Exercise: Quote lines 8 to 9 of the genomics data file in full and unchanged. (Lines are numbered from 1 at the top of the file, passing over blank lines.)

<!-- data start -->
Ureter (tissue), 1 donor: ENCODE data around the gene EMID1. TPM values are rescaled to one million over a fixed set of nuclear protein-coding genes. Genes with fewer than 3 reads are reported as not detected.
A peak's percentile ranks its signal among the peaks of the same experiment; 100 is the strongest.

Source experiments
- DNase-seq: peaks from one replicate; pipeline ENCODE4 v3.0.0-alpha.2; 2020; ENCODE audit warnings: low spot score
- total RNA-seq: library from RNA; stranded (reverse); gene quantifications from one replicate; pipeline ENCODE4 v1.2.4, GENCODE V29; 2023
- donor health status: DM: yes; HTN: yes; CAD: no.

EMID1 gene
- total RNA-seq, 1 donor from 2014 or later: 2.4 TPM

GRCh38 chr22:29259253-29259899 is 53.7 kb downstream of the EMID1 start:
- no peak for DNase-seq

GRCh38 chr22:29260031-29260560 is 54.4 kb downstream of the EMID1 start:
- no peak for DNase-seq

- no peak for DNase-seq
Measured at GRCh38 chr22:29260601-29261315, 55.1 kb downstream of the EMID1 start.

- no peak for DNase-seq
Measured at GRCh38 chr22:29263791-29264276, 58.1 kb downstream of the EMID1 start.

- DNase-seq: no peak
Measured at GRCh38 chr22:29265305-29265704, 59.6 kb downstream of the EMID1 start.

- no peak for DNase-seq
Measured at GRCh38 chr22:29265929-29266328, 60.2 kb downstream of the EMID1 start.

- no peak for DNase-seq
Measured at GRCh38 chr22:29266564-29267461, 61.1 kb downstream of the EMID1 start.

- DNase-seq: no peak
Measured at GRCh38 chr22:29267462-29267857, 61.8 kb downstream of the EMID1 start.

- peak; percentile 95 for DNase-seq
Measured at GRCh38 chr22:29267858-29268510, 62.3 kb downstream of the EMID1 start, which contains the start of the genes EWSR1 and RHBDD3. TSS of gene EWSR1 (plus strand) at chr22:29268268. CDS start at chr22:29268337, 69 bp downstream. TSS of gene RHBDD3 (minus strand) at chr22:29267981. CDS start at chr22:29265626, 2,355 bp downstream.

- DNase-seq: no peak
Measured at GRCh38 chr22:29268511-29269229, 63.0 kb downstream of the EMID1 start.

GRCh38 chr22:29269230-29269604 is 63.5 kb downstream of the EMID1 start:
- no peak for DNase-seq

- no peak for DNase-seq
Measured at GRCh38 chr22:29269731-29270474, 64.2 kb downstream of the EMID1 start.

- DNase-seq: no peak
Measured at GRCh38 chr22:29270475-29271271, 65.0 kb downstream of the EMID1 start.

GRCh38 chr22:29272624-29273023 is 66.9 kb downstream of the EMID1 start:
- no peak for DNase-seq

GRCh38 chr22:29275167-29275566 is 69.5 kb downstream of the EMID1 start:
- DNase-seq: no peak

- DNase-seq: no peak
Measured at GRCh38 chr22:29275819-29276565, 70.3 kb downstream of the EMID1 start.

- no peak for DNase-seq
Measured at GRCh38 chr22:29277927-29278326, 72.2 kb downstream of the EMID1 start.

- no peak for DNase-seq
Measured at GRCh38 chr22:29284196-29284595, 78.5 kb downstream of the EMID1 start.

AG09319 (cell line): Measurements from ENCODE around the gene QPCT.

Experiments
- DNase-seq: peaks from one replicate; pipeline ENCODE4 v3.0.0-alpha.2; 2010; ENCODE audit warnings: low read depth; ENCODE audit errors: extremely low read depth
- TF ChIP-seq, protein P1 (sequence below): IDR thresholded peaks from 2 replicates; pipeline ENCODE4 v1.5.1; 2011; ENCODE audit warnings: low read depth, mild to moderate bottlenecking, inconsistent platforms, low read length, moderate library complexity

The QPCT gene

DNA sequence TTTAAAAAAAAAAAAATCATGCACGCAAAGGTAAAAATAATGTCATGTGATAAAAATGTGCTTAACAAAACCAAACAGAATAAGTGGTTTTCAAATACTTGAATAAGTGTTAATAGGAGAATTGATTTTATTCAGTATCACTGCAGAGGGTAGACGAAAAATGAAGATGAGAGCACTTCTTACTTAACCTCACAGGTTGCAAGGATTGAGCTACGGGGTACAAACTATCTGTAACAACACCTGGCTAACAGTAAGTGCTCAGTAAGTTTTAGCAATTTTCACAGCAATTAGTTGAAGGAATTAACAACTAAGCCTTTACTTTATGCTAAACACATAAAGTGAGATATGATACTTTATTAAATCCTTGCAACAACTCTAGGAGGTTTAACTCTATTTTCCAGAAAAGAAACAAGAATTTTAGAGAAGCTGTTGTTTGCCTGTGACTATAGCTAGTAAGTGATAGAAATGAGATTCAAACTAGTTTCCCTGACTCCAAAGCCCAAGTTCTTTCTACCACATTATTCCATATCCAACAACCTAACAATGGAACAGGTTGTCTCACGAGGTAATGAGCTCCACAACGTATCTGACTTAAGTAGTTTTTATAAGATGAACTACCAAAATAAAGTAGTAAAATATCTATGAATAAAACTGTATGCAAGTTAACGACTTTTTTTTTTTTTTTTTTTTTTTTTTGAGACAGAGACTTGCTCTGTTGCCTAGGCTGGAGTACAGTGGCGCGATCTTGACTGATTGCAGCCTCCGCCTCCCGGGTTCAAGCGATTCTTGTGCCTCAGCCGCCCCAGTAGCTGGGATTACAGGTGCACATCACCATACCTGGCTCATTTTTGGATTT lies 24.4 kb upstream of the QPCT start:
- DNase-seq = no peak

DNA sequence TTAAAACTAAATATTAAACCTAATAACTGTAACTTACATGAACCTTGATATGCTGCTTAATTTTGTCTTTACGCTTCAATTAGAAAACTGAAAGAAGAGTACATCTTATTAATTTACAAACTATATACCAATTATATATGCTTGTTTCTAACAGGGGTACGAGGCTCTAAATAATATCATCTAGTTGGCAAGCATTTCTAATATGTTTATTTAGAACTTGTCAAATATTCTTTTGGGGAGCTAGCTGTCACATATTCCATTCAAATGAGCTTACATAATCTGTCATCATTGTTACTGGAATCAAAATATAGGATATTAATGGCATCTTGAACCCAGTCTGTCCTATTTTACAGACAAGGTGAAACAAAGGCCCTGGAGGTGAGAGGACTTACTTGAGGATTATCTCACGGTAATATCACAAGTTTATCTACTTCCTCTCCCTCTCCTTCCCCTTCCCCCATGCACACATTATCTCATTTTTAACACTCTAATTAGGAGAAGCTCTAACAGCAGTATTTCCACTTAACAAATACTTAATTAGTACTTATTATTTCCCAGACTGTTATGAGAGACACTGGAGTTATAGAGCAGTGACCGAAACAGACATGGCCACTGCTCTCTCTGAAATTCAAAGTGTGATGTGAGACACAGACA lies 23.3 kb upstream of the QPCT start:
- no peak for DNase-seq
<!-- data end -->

- total RNA-seq, 1 donor from 2014 or later: 2.4 TPM

GRCh38 chr22:29259253-29259899 is 53.7 kb downstream of the EMID1 start: